Cloud and big data analytics By Allyson Towle Johannesburg, 12 Jan 2018

The ITWeb  Summit is in its second year in the current format, and brings you more than ever before in experts, content, case , and relevant local insight.

We have the ear of the experts in cloud in South Africa and the 2018 event will continue to deliver on its mandate: to dissect the A – Z of cloud for a more , cost-efficient and secure business environment.

We spoke to Charlene George, MD, Verve Digital about its take on the cloud and big data analytics.

ITWeb: Why would an organisation choose to move big data analytics to the cloud?

George: There’s not necessarily one right answer to whether it’s “better” to run data analytics in the company’s data centre or the cloud.

The cloud has many benefits, but other factors such as compliance or regulatory requirements may dictate storing and analysing data on-premises in a data centre.

The cloud offers elastic scalability, so it is typically fast and easy to add more storage for incoming data or to get more compute power for advanced analytics. The cloud also makes sense for the growing volume of big data now generated outside a company’s firewall. It is expensive to move raw big data back to an on-premises data centre and also then pay for the extensive storage and compute power required for analysis. For these reasons, many companies are moving analytic processing to the cloud, closer to the big data sets and cloud platforms where storage and compute are significantly cheaper than on-premises.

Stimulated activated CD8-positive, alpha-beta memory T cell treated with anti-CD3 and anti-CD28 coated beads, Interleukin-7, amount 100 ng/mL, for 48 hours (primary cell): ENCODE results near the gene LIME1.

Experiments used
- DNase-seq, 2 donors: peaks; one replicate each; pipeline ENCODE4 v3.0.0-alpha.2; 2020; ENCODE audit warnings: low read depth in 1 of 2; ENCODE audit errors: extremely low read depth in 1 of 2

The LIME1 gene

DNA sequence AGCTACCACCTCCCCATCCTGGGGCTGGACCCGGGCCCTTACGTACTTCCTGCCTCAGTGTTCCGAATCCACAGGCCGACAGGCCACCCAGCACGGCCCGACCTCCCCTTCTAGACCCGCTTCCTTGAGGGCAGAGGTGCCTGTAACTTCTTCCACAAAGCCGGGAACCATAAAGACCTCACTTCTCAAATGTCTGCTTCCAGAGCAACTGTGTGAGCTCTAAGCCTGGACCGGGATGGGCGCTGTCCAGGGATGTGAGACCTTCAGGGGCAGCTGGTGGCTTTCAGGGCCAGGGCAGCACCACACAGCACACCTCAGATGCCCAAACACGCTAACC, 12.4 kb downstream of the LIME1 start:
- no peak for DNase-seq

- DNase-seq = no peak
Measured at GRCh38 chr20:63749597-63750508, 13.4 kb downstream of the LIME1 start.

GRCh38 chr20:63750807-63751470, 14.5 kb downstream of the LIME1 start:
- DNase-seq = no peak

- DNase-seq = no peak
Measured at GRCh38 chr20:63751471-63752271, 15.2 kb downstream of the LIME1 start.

For the near future, most companies will have hybrid architectures, with some data and analytic processing in the cloud (e.g. for large raw datasets) and some data and analytic processes kept on-premises (e.g. for highly regulated data.)

With this being the trend, data movement and integration technologies are critical considerations when choosing a data lake technology or designing hybrid architectures.

ITWeb: What are the pros and cons associated with moving big data to the cloud?

George: The pros would include, rapid provisioning; elastic scalability; higher availability and efficiency; relevant real-time analysis; lower up-front costs; try before you commit to large project; ability to focus on core competency; skills requirements and new technologies.

The cons include costs of data migration and integration; lack of best practices; potentially higher costs, and security.

ITWeb: What questions should we be asking our partners when considering moving to the cloud?

George: Selecting the right partner for your cloud-based analytics deployment is crucial. Organisations should look for an experienced partner that enables them to democratise data across their organisation, putting analytics in the hands of those who need the insight most, regardless of their level of technical expertise.

Additionally, the partners need to be able to provide data movement and integration technologies to ensure that the customer can cost-effectively move data into and out of the data lake in the cloud as required and also be able to integrate to systems both in the cloud and on-premises as required.

The right cloud partner will accelerate business outcomes by leveraging industry, domain, and implementation expertise to apply proven solutions to all of the company’s business challenges, enabling users to realise maximum value from their data and improve decision-making throughout the organisation.

ITWeb: What are the most important pointers organisations should remember when contracting with a cloud operator for this purpose?